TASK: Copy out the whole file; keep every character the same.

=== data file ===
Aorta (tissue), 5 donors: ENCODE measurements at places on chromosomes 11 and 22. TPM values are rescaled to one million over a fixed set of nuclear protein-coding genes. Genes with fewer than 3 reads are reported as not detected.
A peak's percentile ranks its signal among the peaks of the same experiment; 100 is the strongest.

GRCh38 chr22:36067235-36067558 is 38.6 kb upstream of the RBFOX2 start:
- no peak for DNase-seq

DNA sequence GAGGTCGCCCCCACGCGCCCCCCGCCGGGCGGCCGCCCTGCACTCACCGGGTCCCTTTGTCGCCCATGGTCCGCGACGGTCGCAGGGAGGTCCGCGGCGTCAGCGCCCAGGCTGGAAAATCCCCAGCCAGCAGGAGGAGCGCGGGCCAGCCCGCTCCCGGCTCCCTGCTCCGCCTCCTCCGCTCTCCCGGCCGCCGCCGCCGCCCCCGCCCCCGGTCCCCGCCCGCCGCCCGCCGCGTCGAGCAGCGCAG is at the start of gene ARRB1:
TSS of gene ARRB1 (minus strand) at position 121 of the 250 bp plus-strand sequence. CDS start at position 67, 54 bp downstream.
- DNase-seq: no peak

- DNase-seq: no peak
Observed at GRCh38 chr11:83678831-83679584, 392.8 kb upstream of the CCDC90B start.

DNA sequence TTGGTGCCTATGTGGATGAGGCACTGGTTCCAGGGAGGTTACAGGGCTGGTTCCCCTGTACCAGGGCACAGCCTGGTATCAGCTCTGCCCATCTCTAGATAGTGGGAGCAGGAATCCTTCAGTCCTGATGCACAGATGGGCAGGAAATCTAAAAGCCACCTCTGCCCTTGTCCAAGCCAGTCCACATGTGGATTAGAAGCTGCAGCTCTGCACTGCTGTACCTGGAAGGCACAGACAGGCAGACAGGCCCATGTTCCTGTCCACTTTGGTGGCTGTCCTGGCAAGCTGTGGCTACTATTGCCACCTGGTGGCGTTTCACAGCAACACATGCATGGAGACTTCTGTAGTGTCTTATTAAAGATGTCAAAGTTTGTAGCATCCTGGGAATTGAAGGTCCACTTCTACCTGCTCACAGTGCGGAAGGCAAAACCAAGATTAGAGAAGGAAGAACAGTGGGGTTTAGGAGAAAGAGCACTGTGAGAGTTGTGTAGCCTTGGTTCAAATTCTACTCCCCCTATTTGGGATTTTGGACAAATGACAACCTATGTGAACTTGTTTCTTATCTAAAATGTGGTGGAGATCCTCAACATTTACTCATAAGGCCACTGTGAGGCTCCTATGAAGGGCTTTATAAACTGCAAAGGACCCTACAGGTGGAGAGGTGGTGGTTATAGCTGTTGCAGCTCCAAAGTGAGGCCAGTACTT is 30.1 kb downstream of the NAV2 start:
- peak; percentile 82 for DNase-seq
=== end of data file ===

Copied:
Aorta (tissue), 5 donors: ENCODE measurements at places on chromosomes 11 and 22. TPM values are rescaled to one million over a fixed set of nuclear protein-coding genes. Genes with fewer than 3 reads are reported as not detected.
A peak's percentile ranks its signal among the peaks of the same experiment; 100 is the strongest.

GRCh38 chr22:36067235-36067558 is 38.6 kb upstream of the RBFOX2 start:
- no peak for DNase-seq

DNA sequence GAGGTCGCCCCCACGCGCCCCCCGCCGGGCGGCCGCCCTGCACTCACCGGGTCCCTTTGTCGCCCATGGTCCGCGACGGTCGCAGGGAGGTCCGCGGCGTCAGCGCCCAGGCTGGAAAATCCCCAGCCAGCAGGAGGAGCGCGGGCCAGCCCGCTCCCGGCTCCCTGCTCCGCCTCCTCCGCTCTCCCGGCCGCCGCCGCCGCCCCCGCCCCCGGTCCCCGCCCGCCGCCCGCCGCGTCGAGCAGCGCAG is at the start of gene ARRB1:
TSS of gene ARRB1 (minus strand) at position 121 of the 250 bp plus-strand sequence. CDS start at position 67, 54 bp downstream.
- DNase-seq: no peak

- DNase-seq: no peak
Observed at GRCh38 chr11:83678831-83679584, 392.8 kb upstream of the CCDC90B start.

DNA sequence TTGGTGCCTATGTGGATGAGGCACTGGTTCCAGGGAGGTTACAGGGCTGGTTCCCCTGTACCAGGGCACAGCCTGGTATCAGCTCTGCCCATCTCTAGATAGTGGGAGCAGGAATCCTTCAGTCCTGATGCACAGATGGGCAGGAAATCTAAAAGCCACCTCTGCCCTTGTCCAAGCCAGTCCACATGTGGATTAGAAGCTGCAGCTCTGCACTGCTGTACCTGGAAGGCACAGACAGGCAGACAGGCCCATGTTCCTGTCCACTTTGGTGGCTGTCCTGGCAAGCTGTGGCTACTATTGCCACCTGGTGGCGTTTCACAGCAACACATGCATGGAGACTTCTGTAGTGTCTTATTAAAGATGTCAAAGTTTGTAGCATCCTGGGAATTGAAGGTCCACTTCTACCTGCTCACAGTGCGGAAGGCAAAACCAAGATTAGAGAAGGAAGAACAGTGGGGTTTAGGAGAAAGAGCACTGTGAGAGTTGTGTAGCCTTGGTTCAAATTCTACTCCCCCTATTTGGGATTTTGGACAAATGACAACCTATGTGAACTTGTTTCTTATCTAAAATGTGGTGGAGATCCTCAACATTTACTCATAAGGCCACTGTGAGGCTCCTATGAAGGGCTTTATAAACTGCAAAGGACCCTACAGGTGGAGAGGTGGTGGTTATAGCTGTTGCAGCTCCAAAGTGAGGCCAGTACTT is 30.1 kb downstream of the NAV2 start:
- peak; percentile 82 for DNase-seq